Read. Read what you wish. I know I do.
But along the way, reflect on why you read what you do.
Yet, above all, have fun with what you read.
Remember when you were in high school, and you thought how cool it was going to be when you graduated and became an adult?
No more kiddie studies, being preached at ... no more kiddie books.
School might have forced you to report on the books from the kid's section -- but man!
How adult you felt when you read books written by adults for adults.
No more simplistic books for simple minds!
A 2012 survey by a market research firm found that 55 percent of YA books are bought by people older than 18.
Is the publishing industry being driven by adults demanding easy content
written below their intellectual level?
Ruth Graham, a writer from New Hampshire, wrote an interesting article for THE SLATE:
The cultural definition of “young adult” now stretches practically to age 30,
which may have something to do with our culture's absolute terror of growing older.
I remember reading KIM, MYSTERIOUS ISLAND, TREASURE ISLAND, and GREAT EXPECTATIONS ...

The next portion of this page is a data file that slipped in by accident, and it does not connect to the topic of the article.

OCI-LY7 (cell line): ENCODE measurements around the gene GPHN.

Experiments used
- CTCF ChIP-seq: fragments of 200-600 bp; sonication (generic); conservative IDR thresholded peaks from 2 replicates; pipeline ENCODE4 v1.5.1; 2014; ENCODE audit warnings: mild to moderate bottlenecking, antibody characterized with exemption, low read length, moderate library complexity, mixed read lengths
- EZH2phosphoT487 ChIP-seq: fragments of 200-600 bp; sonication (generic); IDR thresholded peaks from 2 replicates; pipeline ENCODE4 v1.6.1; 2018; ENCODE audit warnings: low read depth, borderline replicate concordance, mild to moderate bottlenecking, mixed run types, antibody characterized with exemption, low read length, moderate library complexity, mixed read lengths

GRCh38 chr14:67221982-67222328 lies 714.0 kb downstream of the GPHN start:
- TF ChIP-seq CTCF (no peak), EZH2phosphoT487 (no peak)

Novels that had young protagonists surviving in a world of adults that would chew them up just as soon as look at them.
The world was bigger than they -- they were not the world's savior but scrappy survivors who mingled with all segments of society --
usually being seen as insignificant and trying to learn the ropes of how to be an adult while living long enough to become one.
There's a line in THE FAULT IN OUR STARS from the handsome, too good to be true boyfriend:
"I’m in love with you, and I’m not in the business of denying myself the simple pleasure of saying true things”
I taught teens. They simply do not talk like that. Ever.
It was not a "true" line.
So much of YA is uncritical of teenagers' mindsets.
The adults are portrayed as dense, clueless buffoons who just do not get it about life.
Older readers are asked to abandon the mature insights into that perspective that they (supposedly) have acquired as adults.
Shailene Woodley, the 22-year-old star of this weekend’s big YA-based film is reported explaining why she is finished with making teenage movies:
“Last year, when I made Fault, I could still empathize with adolescence. But I’m not a young adult anymore—I’m a woman.”
I write YA as well as adult historical fantasy
(No, not erotica about romancing the ghost of Cleopatra -- ah, though come to think of it -- that would probably sell.)
I am glad when anyone reads any genre. I advocate reading what you wish. I know I do.
I also advocate dipping into non-fiction and genres you don't ordinarily read.
What do you think about Ruth Graham's belief
that adults should be ashamed of reading YA?
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